Hello October!

*UPDATE: this wreath is now available in my store here.

Here is October, the month of pumpkins! At last, mornings are chilly, nights are frosty but the autumn sun still warms nicely during the day. This is one of the most beautiful times of year, so I am presenting you with one of the most cheerful calendars I’ve ever created. The different shades of yellow will cheer you even if you are sitting in a neon-lit office on a rainy day. All you need to do is download it.

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Edith Holden gives some background information again, although the superstitions of the month seem a little less witty than usual (not Edith’s fault I’m sure). Still, I’m sharing them!

By the Slavs this month is called “yellow month” from the fading of the leaf. To the Anglo Saxons it was known as “Winter fylleth”, because at this full moon (Fylleth) winter was supposed to begin.

By the 1st of March the crows begin to search
By the 1st of April they are sitting still
By the 1st of May they are flown away
Creeping greedy back again
With October wind and rain.

As good October and a good blast
To blow the hog, acorn and mast.

Things to be happy about

  • knitted sweaters
  • hot tea
  • pumpkin soup
  • candles
  • colourful leaves
  • Halloween buzzing

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6 inspirational posters to start the school term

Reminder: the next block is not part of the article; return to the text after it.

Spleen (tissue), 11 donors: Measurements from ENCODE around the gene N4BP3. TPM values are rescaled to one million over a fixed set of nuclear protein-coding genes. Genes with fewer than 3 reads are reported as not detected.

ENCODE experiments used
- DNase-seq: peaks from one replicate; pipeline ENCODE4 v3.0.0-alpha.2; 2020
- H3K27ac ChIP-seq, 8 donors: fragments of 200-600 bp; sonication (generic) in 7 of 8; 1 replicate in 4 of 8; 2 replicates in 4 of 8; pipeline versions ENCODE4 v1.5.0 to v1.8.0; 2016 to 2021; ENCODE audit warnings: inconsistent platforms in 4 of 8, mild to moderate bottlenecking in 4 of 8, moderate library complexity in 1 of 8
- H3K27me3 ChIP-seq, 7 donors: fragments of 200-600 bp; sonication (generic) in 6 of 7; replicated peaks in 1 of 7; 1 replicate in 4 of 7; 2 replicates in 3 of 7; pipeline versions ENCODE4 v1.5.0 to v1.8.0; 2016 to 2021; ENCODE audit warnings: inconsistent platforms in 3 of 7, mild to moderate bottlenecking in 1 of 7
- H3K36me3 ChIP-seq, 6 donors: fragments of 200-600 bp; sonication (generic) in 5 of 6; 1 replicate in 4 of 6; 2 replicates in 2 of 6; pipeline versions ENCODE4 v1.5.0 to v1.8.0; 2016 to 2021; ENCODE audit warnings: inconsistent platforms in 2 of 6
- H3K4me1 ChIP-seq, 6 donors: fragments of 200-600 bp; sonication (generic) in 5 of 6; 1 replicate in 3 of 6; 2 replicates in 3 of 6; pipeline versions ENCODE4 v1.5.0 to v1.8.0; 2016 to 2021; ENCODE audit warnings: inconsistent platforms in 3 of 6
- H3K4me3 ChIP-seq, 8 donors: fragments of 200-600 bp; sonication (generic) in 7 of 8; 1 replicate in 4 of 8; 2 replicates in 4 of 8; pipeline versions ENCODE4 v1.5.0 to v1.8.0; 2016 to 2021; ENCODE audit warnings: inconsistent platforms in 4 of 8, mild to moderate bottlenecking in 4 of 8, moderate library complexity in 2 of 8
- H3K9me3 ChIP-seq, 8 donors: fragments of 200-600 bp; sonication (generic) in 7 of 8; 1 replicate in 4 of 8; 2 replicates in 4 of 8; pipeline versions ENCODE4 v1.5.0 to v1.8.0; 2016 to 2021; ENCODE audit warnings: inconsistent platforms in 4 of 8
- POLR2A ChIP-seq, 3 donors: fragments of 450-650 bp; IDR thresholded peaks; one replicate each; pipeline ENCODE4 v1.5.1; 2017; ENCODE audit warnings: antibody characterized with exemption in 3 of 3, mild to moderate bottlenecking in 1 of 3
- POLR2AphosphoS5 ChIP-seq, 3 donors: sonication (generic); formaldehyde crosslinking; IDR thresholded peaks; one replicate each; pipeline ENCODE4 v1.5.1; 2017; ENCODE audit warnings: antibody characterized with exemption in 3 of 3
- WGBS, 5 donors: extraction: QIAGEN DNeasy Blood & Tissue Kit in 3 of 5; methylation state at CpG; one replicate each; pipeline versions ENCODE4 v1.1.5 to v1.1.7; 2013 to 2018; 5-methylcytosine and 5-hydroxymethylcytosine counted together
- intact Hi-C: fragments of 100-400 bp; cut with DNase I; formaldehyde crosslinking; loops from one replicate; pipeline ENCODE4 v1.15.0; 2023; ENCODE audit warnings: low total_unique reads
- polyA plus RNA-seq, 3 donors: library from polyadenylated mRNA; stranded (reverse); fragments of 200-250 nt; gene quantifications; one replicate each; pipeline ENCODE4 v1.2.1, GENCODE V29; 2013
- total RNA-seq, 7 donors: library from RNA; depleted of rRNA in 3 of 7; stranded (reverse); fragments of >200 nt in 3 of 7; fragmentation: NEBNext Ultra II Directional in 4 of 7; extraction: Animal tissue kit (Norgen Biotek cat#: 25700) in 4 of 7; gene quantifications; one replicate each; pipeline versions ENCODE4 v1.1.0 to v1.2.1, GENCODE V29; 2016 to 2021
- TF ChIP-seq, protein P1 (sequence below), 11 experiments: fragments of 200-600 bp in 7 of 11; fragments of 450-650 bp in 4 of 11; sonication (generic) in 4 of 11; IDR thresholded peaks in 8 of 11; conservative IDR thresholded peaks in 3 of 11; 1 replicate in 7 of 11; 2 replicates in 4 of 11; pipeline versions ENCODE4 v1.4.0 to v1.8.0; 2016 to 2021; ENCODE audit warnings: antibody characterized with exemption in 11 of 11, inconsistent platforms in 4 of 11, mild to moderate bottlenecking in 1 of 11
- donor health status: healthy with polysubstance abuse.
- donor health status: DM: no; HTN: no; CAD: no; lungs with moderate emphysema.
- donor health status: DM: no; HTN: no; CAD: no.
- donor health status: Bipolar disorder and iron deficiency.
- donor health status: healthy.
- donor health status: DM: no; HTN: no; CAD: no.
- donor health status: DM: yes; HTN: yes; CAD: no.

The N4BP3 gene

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Even the most hardworking chaps need a little motivation from time to time, but sometimes even those make “new year vows” in September who don’t always produce top marks in all subjects (that’s the way, keep to your promises!)

However, it is not only those who start school who might need motivation, so I have put together a set of 6 inspirational posters to download (PDF, JPG), so you can start afresh this “new year”. For the backgrounds I used my own paintings from the repeat pattern challenge. You can print the posters in A4 or use them as book covers or stickers.

I hope you are full of energy and enthusiasm, and start this period with great elan. After all, “September is the new January” :)

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Hello September!

Wow, at last autumn has come!!! A new month, a new downloadable calendar to share with you. Chestnuts and grapes were the first things that came to my mind when thinking about September, so you can now have them on your desktop background surrounding this month’s calendar.

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September has always meant a fresh start to me – much more so than January, perhaps not unrelated to the start of a new school term. I am not at school any longer but the start of autumn still fills me with the feeling of re-birth: the heat waves are over, and at last they are finishing the road constructions that turn Budapest upside-down every summer :D

Edith Holden keeps up her fascinating information about months, but it seems that September is not full of folk observations.. She only mentions:

Plant trees at Michealmas & command them to grow,
Set them at Candlemas & entreat them to grow.

She also mentions that although September was the 9th month according to the Julian-calendar, it still retained its name of seventh (according to Roman calendar).